- Energy recovery systems based in supercapacitors for elevators, cranes, and other braking applications such as for trains or roller coasters. One of such units, including the supercapacitors, is depicted in figure 4.
- Electric and hybrid vehicles, to transform energy between different DC buses connecting different types of batteries and also fuel cells.
- In intralogistics shuttles, AGVs or other industrial vehicles to supply AC motors from low voltage batteries or supercapacitors.
- In hybrid boats and hybrid sail boats
- In UPS systems
- In smart grids, as DC transformers between different voltage levels. The use of these converters is expanding due to a recent trend of micro and nano grids in DC.
- In power train test systems, or in battery test systems to avoid energy losses in the test procedure
- In peakpower-reducing apparatus in many different fields: elevators and cranes, diesel generators, railway electric distribution
- To supply solar tracker motors directly from batteries. These can be directly charged from the solar panel.
- For Vehicle2-Grid (V2G) applications where the car batteries are part of a smart system
- In Powerto-Gas applications, to directly energyze electrolyzers from solar panels with MPPT functions integrated in the system. Figure 5 shows a modular converter used for such an application.
- To hybridize different types of batteries or batteries and supercapacitors to extend the life expectancy and reduce the overall costs of energy storage systems
In general, they can be used to avoid redundant transformations of DC to AC to afterwards transform AC back to DC. Definitely, something that is of key relevance in the EES fields of interest.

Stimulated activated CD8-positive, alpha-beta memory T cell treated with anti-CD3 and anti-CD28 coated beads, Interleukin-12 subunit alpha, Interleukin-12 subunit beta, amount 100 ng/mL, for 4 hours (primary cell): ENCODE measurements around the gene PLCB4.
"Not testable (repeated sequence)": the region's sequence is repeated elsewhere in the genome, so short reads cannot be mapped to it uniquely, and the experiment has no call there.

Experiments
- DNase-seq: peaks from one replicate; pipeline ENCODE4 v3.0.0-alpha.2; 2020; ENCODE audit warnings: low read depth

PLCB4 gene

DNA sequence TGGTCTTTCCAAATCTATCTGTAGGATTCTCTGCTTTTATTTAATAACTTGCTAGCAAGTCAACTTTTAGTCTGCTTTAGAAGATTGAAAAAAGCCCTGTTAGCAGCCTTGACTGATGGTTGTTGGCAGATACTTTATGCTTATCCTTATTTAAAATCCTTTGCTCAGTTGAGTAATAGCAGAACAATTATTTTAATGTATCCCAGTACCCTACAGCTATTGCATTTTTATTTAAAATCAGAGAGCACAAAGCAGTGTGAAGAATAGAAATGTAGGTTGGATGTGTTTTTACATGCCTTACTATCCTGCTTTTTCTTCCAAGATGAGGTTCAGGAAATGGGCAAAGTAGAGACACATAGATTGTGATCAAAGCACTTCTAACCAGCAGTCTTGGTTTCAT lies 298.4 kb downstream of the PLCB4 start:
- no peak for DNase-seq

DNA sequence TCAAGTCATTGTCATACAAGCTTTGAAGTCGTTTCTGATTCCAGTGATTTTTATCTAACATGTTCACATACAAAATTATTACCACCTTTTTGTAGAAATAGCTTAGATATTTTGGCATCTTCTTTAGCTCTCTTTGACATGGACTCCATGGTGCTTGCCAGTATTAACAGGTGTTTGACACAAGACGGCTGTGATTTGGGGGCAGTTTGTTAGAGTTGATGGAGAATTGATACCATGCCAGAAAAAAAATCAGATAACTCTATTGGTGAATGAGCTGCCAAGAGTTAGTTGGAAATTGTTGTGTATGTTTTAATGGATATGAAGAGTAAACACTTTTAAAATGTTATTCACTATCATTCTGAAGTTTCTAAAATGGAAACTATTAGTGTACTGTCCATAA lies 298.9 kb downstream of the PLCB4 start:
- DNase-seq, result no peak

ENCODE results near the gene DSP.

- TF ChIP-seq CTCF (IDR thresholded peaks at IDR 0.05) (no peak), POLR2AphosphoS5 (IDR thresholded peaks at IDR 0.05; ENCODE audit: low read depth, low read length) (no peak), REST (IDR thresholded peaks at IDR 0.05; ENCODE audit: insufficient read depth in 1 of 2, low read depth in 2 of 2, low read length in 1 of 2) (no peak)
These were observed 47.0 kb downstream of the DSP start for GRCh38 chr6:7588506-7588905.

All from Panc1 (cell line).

Future trends in bidirectional converters
Quite recent, but already well established, is the use of wide bandgap semiconductors, in particular Silicon Carbide (SiC), as switching semiconductor components inherent to power electronics. This type of semiconductors paves the road to higher frequencies and an extended temperature range of operation. Used in conjunction with soft-switching techniques, efficiencies reported are up to 98-99% (in one direction). Soft-switching occurs when the switches are turned on and off with either a very low voltage or current, thus producing lower losses.
Future trends show potential applications of what is known as partial power processing configurations. Converters cannot only be stacked in parallel but combined as a series of converters with a smaller power handling capability than that of the overall one yields to improved performance and reduced costs in some cases.
Epic power designs, produces and customizes bidirectional DC/DC converters. For more insight and further references, check a more detailed version of this article.
Pilar Molina Gaudo
The ees International Magazine is specialized on the future-oriented market of electrical energy storage systems, not only from a technological-, but also a financial and application-oriented point-of-view. In cooperation with ees Global, the ees International Magazine informs the energy industry about current progress and the latest market innovations.
Contact: Xenia Zoller - zoller(at)ees-magazine.com